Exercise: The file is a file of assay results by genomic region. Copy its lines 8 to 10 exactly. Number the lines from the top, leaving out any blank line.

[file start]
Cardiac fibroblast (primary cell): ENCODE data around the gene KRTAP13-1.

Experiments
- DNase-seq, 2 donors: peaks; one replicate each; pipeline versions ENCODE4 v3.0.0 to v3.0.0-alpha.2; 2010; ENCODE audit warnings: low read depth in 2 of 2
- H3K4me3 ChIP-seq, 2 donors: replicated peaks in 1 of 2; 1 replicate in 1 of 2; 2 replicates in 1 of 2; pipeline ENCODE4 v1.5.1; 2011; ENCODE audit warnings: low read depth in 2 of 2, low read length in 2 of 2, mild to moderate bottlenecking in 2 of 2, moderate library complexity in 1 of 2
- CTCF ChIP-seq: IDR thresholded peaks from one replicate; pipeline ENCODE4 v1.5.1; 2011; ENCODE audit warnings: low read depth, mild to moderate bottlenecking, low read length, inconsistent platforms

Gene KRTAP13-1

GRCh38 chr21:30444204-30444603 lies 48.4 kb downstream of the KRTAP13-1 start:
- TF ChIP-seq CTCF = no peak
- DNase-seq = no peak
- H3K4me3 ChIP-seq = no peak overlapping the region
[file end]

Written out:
- TF ChIP-seq CTCF = no peak
- DNase-seq = no peak
- H3K4me3 ChIP-seq = no peak overlapping the region